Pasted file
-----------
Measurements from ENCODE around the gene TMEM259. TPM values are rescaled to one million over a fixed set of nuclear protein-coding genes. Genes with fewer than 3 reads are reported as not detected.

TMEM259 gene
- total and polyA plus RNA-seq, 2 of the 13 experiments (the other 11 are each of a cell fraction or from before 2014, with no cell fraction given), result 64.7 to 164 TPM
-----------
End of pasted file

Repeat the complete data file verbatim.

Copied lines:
Measurements from ENCODE around the gene TMEM259. TPM values are rescaled to one million over a fixed set of nuclear protein-coding genes. Genes with fewer than 3 reads are reported as not detected.

TMEM259 gene
- total and polyA plus RNA-seq, 2 of the 13 experiments (the other 11 are each of a cell fraction or from before 2014, with no cell fraction given), result 64.7 to 164 TPM